FN3373, Lecture 10 (OWL) – Ch 15 (The Female Athlete)

Prof Jennifer Broxterman, RD, MSc
FN3373: Nutrition for Physical Activity
Author name here for Edited books
Energy and Nutrient
Weight Maintenance
• Female athletes must consume enough kcal
to cover energy cost of:
Daily living
Their sport
Muscle tissue growth and repair
Menstruation and reproductive function
Growth (younger females)
Females at Risk
• Female athletes engaged in aesthetic or
lean-build sports with pressure to maintain
lean build or competitive weight
– Dancers, runners, gymnasts, figure skaters
• If weight loss is viewed as a way to improve
Health Consequences of
Chronic Dieting
• Chronic dieting or energy restriction can
lead to:
Poor energy intake
Poor macro and micro nutrient intake
Decreased resting metabolic rate (RMR)
Decreased total energy expenditure (TEE)
Poor energy and macronutrient intake
• Almost impossible to get adequate nutrients
with energy intake less than 1800 kcal/day
– Protein and carbohydrate intake below RDA
– Fat intake less than 10-15% of energy intake
• Low absorption of fat-soluble vitamins and essential fatty
• Inadequate protein intake for muscle tissue repair
• Inadequate to carbohydrate intake to replenish glycogen
• Fatigue, irritability, decreased performance
Restore Energy Balance
• Increase total daily energy intake (kcal/day)
• Decrease total energy expenditure or add
“rest day”
• Ensure in a state of positive energy balance
before beginning any physical activity
How Do You Know If an Active Female
Is Not Eating Enough?
Poor micronutrient intake
• Micronutrients of concern:
– Calcium and vitamin D: strong bones
• More than 90% of total bone mineral density (BMD) occurs
by 17 years of age, peeks between 25-30 years
– Iron: hemoglobin synthesis, exercise may increase
loss of this mineral
– Magnesium: building and repairing tissue
– Zinc: energy production during exercise
– B vitamins: prevent anemia, necessary for energy
Table 15.1
Decreased RMR and TEE
• Severe dieting/energy restriction reduces
• People who chronically diet have lower total
daily energy expenditure
Energy restriction + High physical activity
fewer kcal required to maintain weight
Strategies to maintain a healthy
• Identify what constitutes a healthy body
– Genetics, physiological, social, sport, psychological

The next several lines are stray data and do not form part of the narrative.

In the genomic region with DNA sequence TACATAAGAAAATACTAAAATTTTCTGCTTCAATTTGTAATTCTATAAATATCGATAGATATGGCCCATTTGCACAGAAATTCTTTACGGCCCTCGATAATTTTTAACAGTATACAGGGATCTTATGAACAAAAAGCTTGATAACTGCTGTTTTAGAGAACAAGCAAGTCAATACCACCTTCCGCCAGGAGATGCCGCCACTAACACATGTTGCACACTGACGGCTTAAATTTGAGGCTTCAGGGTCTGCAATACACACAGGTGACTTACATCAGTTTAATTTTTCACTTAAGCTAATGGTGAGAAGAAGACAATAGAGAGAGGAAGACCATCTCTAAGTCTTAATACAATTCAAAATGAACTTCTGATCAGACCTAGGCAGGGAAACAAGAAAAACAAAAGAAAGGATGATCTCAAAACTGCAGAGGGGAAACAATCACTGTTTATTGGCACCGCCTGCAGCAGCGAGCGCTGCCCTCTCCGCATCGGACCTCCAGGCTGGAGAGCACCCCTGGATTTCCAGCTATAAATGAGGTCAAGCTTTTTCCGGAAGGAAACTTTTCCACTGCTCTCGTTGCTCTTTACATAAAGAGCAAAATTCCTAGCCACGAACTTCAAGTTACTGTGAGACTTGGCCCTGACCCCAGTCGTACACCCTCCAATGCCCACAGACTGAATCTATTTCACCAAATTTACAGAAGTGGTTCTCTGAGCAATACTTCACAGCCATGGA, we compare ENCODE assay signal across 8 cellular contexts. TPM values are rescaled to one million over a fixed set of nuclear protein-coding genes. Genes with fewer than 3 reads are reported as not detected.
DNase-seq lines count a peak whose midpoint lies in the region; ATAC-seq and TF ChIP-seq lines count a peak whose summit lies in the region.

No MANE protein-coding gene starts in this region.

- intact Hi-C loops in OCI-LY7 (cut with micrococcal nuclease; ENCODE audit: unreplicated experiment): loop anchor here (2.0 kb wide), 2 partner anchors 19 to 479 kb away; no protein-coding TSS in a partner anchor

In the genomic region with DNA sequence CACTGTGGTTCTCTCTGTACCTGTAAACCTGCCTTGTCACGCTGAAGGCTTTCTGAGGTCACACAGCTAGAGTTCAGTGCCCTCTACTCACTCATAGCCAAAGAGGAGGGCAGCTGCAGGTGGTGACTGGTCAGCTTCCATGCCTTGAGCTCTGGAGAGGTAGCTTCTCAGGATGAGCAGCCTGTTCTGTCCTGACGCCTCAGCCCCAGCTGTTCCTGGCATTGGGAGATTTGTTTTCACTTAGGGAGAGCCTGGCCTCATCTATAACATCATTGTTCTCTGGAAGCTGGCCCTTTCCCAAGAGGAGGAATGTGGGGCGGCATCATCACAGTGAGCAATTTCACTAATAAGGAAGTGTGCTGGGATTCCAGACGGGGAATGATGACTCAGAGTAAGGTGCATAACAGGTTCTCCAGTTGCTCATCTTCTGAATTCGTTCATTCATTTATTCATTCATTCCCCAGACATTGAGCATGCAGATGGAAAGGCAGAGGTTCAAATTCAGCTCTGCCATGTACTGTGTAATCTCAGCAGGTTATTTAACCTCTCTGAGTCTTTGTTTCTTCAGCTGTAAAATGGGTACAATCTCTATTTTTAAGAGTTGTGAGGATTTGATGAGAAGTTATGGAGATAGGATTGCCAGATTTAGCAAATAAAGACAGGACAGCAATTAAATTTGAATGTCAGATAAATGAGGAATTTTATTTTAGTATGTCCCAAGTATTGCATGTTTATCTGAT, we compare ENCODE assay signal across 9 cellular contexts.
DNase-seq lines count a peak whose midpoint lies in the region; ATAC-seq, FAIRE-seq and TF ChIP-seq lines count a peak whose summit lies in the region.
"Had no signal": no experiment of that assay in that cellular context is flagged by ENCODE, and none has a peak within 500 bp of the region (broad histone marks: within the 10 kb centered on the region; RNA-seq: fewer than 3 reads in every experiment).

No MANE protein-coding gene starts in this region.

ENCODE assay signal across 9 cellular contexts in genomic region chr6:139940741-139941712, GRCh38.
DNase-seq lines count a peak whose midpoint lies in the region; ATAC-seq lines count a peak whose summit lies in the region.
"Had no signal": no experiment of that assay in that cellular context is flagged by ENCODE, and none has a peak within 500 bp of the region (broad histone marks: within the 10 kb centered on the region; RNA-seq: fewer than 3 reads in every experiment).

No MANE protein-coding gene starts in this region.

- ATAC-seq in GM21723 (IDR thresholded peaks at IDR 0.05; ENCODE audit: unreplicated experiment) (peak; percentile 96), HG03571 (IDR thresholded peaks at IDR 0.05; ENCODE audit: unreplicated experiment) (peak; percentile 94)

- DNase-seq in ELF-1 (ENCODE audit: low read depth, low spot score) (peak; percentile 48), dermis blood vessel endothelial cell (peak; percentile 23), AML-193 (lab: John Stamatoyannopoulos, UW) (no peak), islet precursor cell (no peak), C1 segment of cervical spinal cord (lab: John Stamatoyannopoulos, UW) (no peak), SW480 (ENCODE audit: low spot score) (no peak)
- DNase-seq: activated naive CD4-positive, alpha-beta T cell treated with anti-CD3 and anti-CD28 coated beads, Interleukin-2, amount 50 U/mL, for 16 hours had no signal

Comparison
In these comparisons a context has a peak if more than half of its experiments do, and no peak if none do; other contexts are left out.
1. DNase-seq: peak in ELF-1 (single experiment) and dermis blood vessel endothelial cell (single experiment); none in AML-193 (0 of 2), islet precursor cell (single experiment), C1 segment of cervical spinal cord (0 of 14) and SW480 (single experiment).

Healthy body weight: weight that can be realistically
maintained, allows for involvement in physical activity,
and reduces risk factors for chronic disease
• Must address changes in lifestyle
Female Athlete Triad
Female Athlete Triad
• Interrelationship between:
– Energy availability
– Menstrual status
– Bone health
• The disorder can arise through:
– Eating disorder (AN, BN, EDNOS)
– Disordered eating tendency
– Inability to eat enough food
• Consequences:
– Amenorrhea & reduced bone mineral density (BMD)
Figure 15.3
Sports at Risk
• Sports that emphasize leanness or a thin body
build may place girls/women at risk:
– Subjective performance scoring: dance, skating, diving,
– Endurance sports: long-distance running, cycling, crosscountry skiing
– Sports involving body-revealing clothing: gymnastics,
swimming, volleyball, aerobics, track, dance, cheerleading
– Weight class sports: horse racing, martial arts,
wrestling, rowing
– Sports emphasizing a preadolescent body build for
success: gymnastics, figure skating, diving
Real Athletes
Real Athletes
Real Athletes
Real Athletes
Real Athletes
Low Energy Availability
• Low energy availability can be caused by:
Disordered eating
Eating disorder
Low energy intake
• Low energy availability is the primary factor
initiating the disorders of the triad
Energy Availability
• Definition:
– Dietary energy intake minus exercise energy
expenditure (EEE)
• Need enough energy for basic physiological
– cellular maintenance, thermogenesis, immunity,
growth, reproduction, and activities of daily living
Disordered Eating & Eating Disorders
• Eating behaviours form a continuum that
can range from normal to clinically
diagnosed abnormal behaviours
– EDs are diagnosed by meeting criteria outlined by
that American Psychiatric Association’s Diagnostic
and Statistical Manual of Mental Disorders (DSM-IV)
• Anorexia nervosa (AN)
• Bulimia nervosa (BN)
• Eating disorders not otherwise specified (EDNOS)